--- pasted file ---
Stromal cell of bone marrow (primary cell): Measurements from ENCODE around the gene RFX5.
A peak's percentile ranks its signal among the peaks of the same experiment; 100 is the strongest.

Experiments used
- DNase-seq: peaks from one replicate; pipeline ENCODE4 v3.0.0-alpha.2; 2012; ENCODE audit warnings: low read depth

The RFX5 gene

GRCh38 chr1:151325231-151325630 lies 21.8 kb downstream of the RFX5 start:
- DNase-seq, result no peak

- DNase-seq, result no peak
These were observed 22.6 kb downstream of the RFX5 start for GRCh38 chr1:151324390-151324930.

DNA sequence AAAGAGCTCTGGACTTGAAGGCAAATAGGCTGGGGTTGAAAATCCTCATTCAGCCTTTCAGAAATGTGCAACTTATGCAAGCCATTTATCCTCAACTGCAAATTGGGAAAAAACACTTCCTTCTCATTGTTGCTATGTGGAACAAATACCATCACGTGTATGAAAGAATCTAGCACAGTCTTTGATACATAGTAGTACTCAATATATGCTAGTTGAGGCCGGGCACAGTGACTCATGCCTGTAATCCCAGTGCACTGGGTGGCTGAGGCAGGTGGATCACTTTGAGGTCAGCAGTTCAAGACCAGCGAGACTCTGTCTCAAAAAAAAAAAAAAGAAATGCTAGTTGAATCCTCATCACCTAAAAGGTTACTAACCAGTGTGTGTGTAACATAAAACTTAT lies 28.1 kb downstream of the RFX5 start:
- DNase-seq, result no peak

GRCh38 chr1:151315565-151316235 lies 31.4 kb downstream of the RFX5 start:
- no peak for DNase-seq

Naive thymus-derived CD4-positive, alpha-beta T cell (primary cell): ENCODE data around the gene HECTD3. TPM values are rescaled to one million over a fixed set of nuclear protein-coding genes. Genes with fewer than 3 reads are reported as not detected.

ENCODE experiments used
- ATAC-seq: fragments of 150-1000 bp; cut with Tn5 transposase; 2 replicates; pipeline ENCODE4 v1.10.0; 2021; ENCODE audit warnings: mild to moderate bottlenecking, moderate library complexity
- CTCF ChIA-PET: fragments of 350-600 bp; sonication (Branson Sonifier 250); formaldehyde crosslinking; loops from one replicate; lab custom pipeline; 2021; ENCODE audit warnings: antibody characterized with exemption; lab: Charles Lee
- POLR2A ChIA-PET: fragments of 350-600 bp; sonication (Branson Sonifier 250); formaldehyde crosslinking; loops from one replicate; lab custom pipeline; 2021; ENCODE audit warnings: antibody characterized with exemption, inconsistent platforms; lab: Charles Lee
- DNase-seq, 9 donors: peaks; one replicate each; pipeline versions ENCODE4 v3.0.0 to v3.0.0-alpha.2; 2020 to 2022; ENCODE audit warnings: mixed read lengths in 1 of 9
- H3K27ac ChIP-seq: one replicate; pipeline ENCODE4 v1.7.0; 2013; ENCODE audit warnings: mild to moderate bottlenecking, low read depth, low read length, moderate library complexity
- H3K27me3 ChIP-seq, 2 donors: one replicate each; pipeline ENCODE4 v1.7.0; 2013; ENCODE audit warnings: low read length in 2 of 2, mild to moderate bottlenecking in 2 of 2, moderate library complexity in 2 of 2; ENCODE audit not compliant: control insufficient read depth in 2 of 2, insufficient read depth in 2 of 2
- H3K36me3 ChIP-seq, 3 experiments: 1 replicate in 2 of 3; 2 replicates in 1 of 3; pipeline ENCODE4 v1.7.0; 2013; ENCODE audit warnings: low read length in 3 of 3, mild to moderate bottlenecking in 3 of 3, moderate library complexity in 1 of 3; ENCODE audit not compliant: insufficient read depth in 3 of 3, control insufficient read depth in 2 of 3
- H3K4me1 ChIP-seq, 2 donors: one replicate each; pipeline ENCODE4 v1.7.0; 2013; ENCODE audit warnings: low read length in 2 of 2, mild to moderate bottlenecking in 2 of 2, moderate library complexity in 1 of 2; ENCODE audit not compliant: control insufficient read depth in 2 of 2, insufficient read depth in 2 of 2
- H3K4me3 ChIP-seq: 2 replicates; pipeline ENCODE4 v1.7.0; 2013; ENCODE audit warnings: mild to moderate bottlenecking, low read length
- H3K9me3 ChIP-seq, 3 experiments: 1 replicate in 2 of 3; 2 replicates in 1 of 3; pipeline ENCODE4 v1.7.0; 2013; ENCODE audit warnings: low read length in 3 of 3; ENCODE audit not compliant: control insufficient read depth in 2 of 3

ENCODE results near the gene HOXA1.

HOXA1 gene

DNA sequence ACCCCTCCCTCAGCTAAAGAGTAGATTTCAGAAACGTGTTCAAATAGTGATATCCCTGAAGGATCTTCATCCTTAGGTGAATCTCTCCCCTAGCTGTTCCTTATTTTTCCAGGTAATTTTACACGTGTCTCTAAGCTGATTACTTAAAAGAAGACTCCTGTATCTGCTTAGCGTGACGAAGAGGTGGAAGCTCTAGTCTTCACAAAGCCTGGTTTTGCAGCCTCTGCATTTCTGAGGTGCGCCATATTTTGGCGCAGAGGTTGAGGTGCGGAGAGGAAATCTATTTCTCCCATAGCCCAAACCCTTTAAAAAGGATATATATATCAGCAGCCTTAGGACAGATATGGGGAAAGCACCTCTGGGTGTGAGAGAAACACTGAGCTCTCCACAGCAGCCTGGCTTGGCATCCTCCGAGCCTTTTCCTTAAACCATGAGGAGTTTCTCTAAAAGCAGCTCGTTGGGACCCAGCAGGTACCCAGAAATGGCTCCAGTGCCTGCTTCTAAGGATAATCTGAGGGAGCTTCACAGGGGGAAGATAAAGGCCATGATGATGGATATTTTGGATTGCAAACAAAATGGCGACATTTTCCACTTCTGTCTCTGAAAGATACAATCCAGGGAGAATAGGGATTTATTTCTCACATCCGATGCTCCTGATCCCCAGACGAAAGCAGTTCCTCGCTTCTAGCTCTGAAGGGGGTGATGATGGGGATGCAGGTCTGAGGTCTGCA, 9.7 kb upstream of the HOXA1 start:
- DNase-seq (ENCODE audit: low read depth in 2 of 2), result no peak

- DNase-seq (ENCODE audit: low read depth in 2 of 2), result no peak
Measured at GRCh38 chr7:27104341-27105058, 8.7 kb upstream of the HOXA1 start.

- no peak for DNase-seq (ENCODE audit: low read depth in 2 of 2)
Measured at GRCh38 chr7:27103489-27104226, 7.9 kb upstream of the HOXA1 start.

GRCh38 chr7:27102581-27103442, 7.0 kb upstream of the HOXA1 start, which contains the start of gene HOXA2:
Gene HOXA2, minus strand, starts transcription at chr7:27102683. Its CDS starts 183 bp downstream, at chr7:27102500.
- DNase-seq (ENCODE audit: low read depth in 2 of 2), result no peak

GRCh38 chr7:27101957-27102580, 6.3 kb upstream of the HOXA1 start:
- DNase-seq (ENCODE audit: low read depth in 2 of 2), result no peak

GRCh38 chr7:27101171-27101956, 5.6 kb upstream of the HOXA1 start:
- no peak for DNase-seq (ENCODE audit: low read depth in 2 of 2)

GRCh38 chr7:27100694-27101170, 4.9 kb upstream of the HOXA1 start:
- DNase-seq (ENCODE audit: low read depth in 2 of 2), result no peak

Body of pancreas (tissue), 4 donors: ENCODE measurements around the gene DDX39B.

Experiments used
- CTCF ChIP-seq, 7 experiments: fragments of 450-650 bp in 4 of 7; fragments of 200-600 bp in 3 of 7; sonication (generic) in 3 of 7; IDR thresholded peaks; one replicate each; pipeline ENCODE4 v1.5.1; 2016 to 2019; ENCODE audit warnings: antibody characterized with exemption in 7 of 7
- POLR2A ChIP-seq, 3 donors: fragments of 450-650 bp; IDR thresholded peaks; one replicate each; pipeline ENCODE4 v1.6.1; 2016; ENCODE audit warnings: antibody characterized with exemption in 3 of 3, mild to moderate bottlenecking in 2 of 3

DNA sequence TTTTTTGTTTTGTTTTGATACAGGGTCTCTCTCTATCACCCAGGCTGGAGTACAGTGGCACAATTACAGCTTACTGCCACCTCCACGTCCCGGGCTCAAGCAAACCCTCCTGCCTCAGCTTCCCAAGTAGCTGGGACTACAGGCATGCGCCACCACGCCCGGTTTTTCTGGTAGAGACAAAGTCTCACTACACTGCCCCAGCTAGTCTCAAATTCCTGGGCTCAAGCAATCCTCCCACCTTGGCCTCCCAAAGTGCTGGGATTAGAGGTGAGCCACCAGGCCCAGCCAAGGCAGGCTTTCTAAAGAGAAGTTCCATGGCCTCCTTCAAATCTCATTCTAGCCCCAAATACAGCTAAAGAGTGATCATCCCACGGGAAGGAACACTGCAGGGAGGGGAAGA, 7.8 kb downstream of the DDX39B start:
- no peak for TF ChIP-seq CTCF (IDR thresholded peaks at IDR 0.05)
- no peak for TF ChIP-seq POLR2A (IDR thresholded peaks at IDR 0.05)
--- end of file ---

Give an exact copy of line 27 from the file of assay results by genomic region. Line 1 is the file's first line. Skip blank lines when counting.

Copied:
HOXA1 gene